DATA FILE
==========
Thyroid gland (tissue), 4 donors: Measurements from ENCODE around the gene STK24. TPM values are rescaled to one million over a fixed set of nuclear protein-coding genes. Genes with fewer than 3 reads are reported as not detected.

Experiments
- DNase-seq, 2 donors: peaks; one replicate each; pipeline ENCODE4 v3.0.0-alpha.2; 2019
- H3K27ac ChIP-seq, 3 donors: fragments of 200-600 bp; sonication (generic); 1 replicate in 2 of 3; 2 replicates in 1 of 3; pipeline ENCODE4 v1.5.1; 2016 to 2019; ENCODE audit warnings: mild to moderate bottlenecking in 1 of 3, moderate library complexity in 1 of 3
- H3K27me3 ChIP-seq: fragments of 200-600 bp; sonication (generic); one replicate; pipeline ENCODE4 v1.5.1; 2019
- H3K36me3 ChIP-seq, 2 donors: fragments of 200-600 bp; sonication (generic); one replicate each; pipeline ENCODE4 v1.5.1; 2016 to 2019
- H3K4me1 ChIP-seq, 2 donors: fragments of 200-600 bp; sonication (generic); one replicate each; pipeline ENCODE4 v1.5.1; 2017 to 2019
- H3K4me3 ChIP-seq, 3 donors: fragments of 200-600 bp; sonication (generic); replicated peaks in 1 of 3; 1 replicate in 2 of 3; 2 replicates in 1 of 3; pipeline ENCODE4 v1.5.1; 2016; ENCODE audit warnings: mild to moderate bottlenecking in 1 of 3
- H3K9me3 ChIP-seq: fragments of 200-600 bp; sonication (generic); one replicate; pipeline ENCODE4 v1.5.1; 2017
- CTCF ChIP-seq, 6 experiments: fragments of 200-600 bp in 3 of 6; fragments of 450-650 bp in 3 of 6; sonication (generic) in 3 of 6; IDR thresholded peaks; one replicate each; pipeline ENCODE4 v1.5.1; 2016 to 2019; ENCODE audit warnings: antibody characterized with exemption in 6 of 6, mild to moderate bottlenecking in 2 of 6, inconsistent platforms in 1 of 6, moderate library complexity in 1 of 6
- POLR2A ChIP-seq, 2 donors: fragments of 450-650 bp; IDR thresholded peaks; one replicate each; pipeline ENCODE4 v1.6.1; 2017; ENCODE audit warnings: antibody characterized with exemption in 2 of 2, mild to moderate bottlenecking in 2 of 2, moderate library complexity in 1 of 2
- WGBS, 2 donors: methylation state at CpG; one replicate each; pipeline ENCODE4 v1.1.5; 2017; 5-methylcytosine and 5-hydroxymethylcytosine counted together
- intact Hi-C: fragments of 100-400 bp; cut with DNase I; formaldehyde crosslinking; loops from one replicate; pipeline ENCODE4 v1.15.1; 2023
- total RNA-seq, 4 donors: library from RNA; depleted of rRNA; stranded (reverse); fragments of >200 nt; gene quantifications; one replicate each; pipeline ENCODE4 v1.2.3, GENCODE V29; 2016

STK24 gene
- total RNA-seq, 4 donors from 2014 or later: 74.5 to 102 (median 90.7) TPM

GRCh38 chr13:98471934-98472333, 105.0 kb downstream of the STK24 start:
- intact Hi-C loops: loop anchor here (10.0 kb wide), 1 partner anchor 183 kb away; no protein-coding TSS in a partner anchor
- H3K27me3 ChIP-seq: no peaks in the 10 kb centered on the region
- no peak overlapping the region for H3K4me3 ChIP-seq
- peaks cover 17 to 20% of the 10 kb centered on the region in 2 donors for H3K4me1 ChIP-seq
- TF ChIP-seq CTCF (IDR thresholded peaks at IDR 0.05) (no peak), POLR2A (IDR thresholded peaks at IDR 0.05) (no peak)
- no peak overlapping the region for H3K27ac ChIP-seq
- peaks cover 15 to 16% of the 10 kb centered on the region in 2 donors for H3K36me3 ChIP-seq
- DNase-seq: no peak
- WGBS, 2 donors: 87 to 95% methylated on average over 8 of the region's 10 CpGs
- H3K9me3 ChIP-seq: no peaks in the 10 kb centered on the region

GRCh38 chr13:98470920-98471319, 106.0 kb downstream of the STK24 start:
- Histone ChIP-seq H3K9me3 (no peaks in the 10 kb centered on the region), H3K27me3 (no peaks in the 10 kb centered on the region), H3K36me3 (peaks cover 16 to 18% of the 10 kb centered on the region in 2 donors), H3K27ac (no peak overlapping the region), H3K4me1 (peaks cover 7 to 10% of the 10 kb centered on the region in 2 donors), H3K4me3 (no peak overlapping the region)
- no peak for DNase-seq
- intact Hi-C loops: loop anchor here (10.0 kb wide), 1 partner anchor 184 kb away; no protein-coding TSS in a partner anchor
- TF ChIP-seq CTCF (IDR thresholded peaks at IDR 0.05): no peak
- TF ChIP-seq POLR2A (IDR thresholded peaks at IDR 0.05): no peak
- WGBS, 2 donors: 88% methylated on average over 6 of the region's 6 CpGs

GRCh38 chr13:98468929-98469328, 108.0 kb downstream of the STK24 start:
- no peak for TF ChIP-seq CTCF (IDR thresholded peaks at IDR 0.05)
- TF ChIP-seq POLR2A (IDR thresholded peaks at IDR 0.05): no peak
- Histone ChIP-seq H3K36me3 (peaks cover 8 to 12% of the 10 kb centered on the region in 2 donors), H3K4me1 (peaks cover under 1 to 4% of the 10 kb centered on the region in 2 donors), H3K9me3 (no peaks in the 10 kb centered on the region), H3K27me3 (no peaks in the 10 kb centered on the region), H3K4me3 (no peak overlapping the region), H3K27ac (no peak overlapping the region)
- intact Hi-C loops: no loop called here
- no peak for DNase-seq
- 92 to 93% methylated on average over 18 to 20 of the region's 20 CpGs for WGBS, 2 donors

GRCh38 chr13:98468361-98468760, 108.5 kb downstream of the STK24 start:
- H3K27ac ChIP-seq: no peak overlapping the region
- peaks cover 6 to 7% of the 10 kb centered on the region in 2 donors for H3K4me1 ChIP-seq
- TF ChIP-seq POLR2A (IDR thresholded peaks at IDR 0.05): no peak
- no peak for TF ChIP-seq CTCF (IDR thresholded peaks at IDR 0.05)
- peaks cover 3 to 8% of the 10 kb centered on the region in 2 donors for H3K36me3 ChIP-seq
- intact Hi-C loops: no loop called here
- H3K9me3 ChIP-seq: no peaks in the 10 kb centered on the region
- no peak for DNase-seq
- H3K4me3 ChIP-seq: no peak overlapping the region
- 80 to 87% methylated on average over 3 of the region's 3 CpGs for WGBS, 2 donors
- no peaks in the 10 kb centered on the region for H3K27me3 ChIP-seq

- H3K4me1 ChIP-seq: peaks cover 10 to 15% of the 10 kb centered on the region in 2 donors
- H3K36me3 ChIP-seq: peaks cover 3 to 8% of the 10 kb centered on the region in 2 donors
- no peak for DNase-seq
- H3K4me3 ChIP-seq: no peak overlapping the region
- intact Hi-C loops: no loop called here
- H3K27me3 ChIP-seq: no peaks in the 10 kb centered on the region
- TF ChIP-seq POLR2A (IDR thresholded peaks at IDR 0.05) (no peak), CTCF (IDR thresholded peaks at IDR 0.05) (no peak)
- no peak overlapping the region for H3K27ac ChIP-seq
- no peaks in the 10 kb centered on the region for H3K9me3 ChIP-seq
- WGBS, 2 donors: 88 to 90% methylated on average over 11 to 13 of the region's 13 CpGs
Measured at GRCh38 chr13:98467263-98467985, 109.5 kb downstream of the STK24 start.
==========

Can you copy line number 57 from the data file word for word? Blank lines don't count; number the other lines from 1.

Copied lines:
- H3K4me3 ChIP-seq: no peak overlapping the region